Seven Sermons to the Dead

“Seven Sermons to the Dead” is a mystical text written by the Swiss psychiatrist Carl Jung in 1916. The work was composed during a time of intense psychological transformation for Jung, which he called his “confrontation with the unconscious”. It is written in a prophetic, sermon-like style, and Jung signed it under the pseudonym “Basilides,” a Gnostic religious teacher from the 2nd century AD.

“Seven Sermons to the Dead,” which is part of his “Red Book” (“Liber Novus”). These “sermons” were imagined dialogues with the dead, written in the style of the Gnostic gospels. The Seven Sermons to the Dead are a part of this collection, where Jung explores several deep and complex themes related to individuality, divinity, the nature of the universe, and more.

These sermons serve as a symbolic exploration of the depths of the unconscious mind and are an essential part of the foundation of Jung’s later work in analytical psychology. “Seven Sermons to the Dead” is considered by many to be a significant text in the field of depth psychology and a unique contribution to Western esotericism.

The first sermon

The first sermon begins with a gathering of spirits in Jung’s house, disturbing him from his sleep. These spirits were lost in confusion after death, seeking answers.

In response, Jung delivers his first sermon, speaking about the Pleroma and the principle of the opposites.

The Pleroma: This term is borrowed from Gnosticism and essentially means “fullness” or “wholeness”. In Jung’s sermon, Pleroma is described as a state of complete emptiness and fullness. It is everything and nothing at the same time, a void that is also the origin of all existence. Jung argues that we come from the Pleroma and return to it after death. It’s a state where opposites cease to exist because they cancel each other out.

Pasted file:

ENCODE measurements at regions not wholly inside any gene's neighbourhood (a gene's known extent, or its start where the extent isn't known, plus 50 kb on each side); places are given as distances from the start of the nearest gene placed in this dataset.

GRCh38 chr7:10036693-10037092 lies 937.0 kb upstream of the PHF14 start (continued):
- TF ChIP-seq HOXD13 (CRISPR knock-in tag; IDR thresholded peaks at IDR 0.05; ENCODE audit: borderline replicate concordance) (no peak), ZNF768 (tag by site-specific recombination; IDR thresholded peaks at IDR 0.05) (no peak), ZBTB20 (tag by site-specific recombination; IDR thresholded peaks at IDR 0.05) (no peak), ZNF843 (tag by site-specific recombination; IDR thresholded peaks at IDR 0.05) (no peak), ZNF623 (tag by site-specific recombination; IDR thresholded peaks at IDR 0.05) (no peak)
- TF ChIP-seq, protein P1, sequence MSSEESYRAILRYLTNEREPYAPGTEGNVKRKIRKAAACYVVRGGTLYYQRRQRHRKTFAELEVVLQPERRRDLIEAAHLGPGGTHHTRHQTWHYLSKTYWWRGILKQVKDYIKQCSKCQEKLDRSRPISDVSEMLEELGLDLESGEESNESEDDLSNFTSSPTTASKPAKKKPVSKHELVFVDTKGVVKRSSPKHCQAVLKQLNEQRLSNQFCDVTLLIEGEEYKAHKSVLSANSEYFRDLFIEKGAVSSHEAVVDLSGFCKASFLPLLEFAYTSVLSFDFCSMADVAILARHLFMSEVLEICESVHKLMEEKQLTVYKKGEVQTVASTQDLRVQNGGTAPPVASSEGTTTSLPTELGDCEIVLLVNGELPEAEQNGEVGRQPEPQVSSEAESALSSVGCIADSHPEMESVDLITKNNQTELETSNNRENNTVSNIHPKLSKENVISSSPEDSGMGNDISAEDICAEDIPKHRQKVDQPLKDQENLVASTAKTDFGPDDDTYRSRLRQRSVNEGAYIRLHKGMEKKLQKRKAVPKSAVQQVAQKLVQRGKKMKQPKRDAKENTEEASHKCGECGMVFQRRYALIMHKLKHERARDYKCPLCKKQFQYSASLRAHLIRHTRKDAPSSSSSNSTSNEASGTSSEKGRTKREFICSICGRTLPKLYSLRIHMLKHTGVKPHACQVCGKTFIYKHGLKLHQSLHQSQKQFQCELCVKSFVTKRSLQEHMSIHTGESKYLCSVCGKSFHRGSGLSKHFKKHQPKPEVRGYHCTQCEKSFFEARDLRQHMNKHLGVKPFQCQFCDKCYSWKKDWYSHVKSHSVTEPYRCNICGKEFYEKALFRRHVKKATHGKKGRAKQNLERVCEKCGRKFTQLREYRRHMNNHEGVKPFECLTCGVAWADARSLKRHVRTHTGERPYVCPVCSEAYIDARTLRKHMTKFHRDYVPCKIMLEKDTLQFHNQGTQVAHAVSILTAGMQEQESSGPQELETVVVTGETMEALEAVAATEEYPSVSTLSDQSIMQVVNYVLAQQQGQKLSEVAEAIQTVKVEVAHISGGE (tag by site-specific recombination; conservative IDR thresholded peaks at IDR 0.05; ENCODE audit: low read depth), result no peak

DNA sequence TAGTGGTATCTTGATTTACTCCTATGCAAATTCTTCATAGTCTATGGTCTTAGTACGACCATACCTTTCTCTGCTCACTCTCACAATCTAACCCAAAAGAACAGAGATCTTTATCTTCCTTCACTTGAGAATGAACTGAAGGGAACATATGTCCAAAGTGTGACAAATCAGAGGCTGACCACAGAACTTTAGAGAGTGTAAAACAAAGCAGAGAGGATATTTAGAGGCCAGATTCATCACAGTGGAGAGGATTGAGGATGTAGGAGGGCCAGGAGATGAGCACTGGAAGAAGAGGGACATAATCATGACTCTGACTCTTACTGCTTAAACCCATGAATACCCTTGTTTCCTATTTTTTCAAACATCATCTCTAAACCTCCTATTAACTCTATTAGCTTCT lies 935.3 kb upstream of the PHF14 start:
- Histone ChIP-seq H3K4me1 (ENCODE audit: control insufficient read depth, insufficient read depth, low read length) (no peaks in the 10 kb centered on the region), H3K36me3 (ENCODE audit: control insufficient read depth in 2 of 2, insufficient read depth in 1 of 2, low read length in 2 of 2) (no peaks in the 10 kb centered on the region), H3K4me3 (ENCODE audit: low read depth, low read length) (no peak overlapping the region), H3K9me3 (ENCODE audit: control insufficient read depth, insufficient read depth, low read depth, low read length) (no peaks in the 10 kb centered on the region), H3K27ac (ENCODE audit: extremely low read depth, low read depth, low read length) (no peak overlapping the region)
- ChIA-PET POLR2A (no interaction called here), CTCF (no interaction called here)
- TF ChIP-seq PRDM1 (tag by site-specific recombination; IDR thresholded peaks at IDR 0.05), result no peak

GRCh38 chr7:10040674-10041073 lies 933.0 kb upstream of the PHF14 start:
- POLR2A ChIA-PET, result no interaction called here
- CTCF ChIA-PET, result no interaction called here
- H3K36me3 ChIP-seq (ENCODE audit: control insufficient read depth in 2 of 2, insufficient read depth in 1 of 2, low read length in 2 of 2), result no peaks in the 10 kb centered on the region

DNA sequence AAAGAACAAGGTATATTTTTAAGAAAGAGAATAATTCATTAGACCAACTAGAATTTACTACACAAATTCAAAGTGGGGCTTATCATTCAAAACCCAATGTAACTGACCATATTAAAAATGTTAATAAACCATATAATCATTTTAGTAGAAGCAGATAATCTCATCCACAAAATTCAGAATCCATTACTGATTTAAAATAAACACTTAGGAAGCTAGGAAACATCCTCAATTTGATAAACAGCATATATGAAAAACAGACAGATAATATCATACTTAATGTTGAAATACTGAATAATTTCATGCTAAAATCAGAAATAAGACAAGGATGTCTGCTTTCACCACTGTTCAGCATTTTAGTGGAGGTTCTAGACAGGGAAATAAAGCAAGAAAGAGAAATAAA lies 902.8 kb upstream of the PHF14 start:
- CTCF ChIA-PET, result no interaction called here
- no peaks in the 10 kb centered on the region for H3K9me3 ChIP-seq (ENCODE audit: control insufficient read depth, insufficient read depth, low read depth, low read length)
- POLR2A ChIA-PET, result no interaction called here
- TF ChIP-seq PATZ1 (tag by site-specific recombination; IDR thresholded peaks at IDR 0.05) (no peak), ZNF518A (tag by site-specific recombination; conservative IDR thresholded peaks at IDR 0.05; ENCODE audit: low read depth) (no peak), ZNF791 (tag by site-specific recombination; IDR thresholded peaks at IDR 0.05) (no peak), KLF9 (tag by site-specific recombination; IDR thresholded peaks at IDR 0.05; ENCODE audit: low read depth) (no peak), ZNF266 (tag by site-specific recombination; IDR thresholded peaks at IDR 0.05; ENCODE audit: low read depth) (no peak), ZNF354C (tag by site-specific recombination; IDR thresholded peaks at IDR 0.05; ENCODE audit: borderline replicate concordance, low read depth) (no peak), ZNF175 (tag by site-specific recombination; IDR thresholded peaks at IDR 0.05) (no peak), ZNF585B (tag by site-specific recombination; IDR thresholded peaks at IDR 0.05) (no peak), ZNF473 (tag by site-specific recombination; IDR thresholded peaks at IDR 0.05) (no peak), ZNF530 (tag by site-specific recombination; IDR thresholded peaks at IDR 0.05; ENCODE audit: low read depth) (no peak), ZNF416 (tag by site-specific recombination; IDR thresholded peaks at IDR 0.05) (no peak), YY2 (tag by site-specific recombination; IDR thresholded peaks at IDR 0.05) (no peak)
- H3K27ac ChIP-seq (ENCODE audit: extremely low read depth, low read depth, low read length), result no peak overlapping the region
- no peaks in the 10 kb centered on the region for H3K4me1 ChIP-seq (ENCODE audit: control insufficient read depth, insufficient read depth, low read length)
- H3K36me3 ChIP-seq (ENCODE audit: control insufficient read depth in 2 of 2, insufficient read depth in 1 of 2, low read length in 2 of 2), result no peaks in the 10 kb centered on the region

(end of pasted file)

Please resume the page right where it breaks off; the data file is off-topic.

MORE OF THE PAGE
Principle of the Opposites: Jung emphasizes that the world as we know it exists because of differentiation from the Pleroma, and that differentiation is characterized by the opposites. Everything we perceive is based on the contrast of opposites. For instance, we can only perceive light because we know what darkness is.

Jung also suggests that human desire for unity or the ‘God’ within us is what draws us back to the Pleroma. However, he warns that the undifferentiated state is not preferable while we are alive because it is equivalent to death. The goal, instead, is to acknowledge and balance the opposites within us without being consumed by any one side.

These are complex metaphysical and psychological concepts, and the first sermon serves as a foundational explanation that helps inform the ideas presented in the rest of the sermons. Understanding it may require deep reflection and multiple readings.

The second sermon

In the second sermon of the “Seven Sermons to the Dead,” Carl Jung delves deeper into the principles introduced in the first sermon. He discusses the concept of Abraxas, a Gnostic god, in an attempt to provide an image for the unified divine principle that holds both the opposites.

Abraxas, in Jung’s sermon, is presented as a higher value or god than the Christian God and devil. Abraxas is the entity that combines all opposites into one being. He embodies both existence and non-existence, good and evil, light and dark, the perceptible and the imperceptible. Abraxas is not to be worshipped, but understood as the representation of the unbearable paradox for the human mind – the union of all opposites.

Jung then delves into the concept of God’s “emanation,” a term used in Gnostic literature to describe the process through which the divine principle unfolds into the manifest universe. He portrays the divine as a process of becoming rather than a fixed entity.

Jung also suggests that the world of appearances, which we take as reality, is just an illusory creation. The true reality is incomprehensible and can only be vaguely intuited.

He talks about the power of love and its association with death. Love, in this sermon, is not an emotion but a state of fusion that leads back to the Pleroma, the state of undifferentiated unity. But returning to the Pleroma implies the dissolution of the individual, a metaphorical death.

Towards the end of the sermon, he discusses the idea that every individual carries a piece of the divine and is an expression of the divine creative power.

The third sermon

In the third sermon of the “Seven Sermons to the Dead,” Carl Jung delves into the nature of the human soul.